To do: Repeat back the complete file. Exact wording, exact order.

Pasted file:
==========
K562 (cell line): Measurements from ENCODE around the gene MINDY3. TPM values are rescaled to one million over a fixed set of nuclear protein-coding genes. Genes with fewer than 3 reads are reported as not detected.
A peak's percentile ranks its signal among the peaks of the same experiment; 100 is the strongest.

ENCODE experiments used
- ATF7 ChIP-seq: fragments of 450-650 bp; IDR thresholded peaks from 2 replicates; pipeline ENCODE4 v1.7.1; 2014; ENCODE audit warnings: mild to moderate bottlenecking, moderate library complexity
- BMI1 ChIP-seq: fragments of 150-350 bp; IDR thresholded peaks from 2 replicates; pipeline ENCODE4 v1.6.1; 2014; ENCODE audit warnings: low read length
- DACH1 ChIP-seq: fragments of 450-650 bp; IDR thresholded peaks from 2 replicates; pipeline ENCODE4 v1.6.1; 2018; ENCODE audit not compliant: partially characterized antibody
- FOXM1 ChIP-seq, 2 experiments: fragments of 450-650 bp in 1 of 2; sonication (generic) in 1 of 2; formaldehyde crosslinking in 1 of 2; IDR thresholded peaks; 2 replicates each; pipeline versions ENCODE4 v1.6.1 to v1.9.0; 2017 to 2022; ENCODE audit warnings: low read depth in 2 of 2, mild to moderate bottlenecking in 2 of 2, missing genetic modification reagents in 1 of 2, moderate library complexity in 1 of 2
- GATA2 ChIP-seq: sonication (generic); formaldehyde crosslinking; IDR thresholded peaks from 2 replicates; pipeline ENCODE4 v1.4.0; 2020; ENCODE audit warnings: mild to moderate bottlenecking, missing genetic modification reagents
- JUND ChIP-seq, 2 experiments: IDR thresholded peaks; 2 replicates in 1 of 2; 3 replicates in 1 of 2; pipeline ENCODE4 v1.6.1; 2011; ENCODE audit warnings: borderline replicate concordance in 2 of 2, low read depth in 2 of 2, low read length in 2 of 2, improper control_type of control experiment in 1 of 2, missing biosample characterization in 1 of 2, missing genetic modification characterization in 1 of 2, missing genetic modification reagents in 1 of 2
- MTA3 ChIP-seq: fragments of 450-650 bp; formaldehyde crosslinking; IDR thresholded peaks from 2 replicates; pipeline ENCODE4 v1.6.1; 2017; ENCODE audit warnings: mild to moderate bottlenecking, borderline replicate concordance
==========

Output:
K562 (cell line): Measurements from ENCODE around the gene MINDY3. TPM values are rescaled to one million over a fixed set of nuclear protein-coding genes. Genes with fewer than 3 reads are reported as not detected.
A peak's percentile ranks its signal among the peaks of the same experiment; 100 is the strongest.

ENCODE experiments used
- ATF7 ChIP-seq: fragments of 450-650 bp; IDR thresholded peaks from 2 replicates; pipeline ENCODE4 v1.7.1; 2014; ENCODE audit warnings: mild to moderate bottlenecking, moderate library complexity
- BMI1 ChIP-seq: fragments of 150-350 bp; IDR thresholded peaks from 2 replicates; pipeline ENCODE4 v1.6.1; 2014; ENCODE audit warnings: low read length
- DACH1 ChIP-seq: fragments of 450-650 bp; IDR thresholded peaks from 2 replicates; pipeline ENCODE4 v1.6.1; 2018; ENCODE audit not compliant: partially characterized antibody
- FOXM1 ChIP-seq, 2 experiments: fragments of 450-650 bp in 1 of 2; sonication (generic) in 1 of 2; formaldehyde crosslinking in 1 of 2; IDR thresholded peaks; 2 replicates each; pipeline versions ENCODE4 v1.6.1 to v1.9.0; 2017 to 2022; ENCODE audit warnings: low read depth in 2 of 2, mild to moderate bottlenecking in 2 of 2, missing genetic modification reagents in 1 of 2, moderate library complexity in 1 of 2
- GATA2 ChIP-seq: sonication (generic); formaldehyde crosslinking; IDR thresholded peaks from 2 replicates; pipeline ENCODE4 v1.4.0; 2020; ENCODE audit warnings: mild to moderate bottlenecking, missing genetic modification reagents
- JUND ChIP-seq, 2 experiments: IDR thresholded peaks; 2 replicates in 1 of 2; 3 replicates in 1 of 2; pipeline ENCODE4 v1.6.1; 2011; ENCODE audit warnings: borderline replicate concordance in 2 of 2, low read depth in 2 of 2, low read length in 2 of 2, improper control_type of control experiment in 1 of 2, missing biosample characterization in 1 of 2, missing genetic modification characterization in 1 of 2, missing genetic modification reagents in 1 of 2
- MTA3 ChIP-seq: fragments of 450-650 bp; formaldehyde crosslinking; IDR thresholded peaks from 2 replicates; pipeline ENCODE4 v1.6.1; 2017; ENCODE audit warnings: mild to moderate bottlenecking, borderline replicate concordance